UVic Torch -- Fall 2004
Autumn 2005,
Volume 26, Number 2

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Maurice Summerhayes and his daughter Phyllis, in the 1920s.

WHEN SUSAN PERKINS, A SINGLE MOTHER OF TWO, thought about going to university the “sheer terror” of potential debt caused her to think twice about taking up software engineering studies. Three years into it, she’s well on her way to her degree. And now, because of a $3.6-million gift to the Faculty of Engineering, others in similar circumstances may not have to go through the same pre-registration turmoil that Perkins did.

The Summerhayes Memorial Fund, established by the late daughter of a Canadian engineering pioneer, will provide yearly financial relief to 50 engineering students plus a $20,000 annual graduate scholarship. “This gift will live on in perpetuity. A hundred years from now, students will be receiving Summerhayes awards,” said President David Turpin during the announcement of the gift.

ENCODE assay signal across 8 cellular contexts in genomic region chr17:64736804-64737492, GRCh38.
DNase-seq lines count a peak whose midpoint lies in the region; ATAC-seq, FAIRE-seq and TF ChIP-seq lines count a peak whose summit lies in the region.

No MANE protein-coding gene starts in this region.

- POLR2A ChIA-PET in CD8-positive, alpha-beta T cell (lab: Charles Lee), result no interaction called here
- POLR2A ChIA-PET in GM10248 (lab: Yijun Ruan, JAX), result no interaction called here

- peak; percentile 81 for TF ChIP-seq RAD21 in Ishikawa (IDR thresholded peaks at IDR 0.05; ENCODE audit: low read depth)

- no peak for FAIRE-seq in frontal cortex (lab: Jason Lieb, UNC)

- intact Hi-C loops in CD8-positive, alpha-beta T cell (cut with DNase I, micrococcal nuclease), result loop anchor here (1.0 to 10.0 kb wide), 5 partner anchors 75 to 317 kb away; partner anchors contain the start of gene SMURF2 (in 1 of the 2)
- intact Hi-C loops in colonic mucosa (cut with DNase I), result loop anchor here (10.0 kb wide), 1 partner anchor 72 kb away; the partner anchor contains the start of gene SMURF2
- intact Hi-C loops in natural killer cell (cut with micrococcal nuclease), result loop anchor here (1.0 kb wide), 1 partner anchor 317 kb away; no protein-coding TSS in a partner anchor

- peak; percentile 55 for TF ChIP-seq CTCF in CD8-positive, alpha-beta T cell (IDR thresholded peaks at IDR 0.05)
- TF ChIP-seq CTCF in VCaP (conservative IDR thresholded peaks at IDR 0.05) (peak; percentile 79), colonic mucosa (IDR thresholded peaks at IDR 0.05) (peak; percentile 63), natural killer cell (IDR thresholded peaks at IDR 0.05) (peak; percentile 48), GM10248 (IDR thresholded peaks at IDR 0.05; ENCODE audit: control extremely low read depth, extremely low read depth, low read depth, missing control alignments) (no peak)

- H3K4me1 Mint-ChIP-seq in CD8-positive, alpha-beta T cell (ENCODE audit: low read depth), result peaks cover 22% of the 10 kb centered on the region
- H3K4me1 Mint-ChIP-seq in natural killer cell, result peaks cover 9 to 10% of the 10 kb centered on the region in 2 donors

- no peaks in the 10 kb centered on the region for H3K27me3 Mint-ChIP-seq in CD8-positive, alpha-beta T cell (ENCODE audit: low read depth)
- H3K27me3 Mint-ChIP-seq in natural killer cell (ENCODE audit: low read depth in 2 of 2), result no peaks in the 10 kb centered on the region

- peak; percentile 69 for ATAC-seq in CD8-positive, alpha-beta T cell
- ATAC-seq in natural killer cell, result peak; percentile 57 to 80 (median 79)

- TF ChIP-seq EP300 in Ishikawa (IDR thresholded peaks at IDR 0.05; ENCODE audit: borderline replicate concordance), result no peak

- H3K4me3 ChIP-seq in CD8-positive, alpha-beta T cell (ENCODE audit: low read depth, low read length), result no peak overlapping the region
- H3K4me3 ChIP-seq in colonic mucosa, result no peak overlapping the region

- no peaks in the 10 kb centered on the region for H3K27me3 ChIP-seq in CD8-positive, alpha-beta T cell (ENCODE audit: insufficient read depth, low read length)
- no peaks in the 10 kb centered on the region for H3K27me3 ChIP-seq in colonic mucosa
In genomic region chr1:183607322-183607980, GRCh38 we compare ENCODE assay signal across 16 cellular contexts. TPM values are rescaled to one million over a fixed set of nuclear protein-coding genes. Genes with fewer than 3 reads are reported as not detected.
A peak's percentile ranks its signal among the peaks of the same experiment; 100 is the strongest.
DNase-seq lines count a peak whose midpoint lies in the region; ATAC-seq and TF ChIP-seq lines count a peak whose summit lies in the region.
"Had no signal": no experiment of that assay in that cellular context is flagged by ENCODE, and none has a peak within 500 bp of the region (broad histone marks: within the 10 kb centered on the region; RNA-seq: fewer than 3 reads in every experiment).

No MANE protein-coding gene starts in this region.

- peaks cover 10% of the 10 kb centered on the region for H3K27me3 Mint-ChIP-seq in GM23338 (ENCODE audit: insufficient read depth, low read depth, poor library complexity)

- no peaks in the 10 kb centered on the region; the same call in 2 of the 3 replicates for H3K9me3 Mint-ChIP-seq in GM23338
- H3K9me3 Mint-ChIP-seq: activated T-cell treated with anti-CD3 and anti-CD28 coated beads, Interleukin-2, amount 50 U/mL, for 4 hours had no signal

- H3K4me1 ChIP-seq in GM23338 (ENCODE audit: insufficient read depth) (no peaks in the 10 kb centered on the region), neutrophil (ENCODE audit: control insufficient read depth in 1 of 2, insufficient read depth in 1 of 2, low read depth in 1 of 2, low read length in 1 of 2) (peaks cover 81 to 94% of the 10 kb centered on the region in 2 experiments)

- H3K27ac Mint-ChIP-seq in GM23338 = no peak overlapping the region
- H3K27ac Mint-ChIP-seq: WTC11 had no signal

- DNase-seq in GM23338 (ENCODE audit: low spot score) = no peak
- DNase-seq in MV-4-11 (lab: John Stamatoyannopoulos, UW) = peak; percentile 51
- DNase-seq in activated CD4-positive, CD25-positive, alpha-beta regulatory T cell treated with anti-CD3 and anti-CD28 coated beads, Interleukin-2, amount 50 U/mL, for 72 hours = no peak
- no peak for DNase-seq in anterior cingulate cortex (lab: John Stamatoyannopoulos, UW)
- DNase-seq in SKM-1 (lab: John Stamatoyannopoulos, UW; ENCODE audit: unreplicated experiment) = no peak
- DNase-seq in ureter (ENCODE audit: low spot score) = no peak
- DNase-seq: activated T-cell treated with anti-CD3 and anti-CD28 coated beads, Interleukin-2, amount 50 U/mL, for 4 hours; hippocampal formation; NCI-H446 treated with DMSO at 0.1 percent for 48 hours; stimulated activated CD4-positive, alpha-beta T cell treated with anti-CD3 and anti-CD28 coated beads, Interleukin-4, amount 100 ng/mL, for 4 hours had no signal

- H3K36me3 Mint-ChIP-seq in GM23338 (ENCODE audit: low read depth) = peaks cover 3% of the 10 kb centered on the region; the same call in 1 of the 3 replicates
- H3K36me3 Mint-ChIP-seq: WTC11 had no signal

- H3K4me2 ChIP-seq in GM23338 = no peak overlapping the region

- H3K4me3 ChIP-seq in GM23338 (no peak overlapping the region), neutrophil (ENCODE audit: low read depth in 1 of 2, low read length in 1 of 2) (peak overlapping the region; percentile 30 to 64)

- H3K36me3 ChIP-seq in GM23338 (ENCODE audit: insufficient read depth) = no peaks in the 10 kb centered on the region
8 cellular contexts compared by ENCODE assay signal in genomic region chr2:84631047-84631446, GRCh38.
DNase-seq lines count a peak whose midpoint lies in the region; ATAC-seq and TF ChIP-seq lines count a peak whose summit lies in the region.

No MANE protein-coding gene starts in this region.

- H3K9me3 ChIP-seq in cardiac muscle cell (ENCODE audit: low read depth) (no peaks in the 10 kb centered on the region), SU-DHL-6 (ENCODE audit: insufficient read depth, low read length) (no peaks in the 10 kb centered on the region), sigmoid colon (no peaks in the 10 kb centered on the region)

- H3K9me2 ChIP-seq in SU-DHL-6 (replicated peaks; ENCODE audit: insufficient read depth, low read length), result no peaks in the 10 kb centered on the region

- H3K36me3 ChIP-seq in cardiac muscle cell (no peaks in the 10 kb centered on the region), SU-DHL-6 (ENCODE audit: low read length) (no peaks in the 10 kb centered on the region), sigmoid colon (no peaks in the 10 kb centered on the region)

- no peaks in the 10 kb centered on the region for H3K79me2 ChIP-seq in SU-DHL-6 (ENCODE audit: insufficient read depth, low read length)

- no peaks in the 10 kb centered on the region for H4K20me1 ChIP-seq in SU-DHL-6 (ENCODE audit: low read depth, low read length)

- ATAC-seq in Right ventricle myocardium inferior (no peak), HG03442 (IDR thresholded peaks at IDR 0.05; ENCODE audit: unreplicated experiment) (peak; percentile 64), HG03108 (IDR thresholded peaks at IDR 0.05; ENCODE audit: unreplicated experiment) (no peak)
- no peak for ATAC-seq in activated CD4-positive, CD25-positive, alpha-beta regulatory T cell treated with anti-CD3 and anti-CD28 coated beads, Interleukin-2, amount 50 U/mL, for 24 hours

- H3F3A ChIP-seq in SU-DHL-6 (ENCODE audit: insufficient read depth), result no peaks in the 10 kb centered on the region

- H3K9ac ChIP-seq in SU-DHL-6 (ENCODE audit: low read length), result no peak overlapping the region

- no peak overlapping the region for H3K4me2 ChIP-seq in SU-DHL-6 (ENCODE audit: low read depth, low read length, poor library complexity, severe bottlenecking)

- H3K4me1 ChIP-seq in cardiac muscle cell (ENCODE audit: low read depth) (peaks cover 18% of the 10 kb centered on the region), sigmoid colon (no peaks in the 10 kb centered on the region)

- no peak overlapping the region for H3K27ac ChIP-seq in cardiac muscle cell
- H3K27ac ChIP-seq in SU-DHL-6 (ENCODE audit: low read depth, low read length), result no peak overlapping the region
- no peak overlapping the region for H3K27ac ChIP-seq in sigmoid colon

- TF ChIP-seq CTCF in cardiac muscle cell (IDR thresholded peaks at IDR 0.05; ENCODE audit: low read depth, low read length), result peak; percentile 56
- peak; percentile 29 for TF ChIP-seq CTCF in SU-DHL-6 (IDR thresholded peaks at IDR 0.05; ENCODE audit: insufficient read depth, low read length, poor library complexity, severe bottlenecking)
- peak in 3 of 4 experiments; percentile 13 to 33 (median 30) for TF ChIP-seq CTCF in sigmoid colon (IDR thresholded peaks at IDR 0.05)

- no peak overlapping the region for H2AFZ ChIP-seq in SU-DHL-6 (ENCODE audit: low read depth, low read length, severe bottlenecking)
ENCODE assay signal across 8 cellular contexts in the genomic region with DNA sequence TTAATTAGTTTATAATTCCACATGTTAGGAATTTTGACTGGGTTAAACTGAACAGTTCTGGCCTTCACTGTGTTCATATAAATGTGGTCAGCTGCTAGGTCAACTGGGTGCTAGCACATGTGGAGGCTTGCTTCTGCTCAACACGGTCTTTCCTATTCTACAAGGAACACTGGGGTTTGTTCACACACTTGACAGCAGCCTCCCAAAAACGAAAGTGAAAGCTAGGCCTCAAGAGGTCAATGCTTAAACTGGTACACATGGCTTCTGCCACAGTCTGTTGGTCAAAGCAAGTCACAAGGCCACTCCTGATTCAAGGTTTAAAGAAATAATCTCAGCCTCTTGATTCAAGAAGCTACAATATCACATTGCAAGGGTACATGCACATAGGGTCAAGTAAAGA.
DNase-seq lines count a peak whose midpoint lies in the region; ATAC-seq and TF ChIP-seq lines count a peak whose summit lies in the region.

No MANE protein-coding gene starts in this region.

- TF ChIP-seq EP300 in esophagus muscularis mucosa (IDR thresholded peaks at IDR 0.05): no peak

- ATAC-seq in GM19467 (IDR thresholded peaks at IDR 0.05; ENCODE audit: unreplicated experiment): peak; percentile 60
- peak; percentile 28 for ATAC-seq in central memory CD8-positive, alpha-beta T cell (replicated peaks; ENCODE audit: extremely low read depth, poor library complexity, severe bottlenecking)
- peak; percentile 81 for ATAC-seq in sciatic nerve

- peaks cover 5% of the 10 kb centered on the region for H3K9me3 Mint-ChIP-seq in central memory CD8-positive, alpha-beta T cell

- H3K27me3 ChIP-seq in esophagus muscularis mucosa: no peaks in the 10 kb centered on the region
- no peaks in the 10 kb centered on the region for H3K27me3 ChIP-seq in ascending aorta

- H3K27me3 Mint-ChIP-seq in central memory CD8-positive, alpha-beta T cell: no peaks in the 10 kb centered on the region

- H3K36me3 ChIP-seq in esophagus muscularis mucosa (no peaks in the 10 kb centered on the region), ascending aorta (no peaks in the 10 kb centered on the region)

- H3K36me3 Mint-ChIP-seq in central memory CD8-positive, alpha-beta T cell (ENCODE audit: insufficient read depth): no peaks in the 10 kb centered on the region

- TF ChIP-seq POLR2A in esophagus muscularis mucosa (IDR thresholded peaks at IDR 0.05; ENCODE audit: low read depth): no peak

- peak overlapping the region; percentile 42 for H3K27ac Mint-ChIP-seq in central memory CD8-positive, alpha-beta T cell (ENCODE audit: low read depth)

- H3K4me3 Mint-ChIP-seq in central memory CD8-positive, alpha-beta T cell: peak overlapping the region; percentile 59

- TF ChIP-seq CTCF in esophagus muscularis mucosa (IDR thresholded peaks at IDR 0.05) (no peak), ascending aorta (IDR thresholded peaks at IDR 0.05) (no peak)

The fund was left to the university by Phyllis Summerhayes, who passed away in Victoria in October of 2004. Maurice Summerhayes, Phyllis’ father, worked in gold mining in Ontario beginning in 1911 and later became president of the Ontario Mining Association.

The bequest came as a surprise to university gift planners, but it was in keeping with the Summerhayes family tradition of getting things done. “There was something about them, they made things happen,” according to the donor’s cousin, Marigold Vodden of England. She was among several extended family members who traveled from overseas to attend the announcement. It’s the largest single gift received by the university in support of student awards and scholarships.

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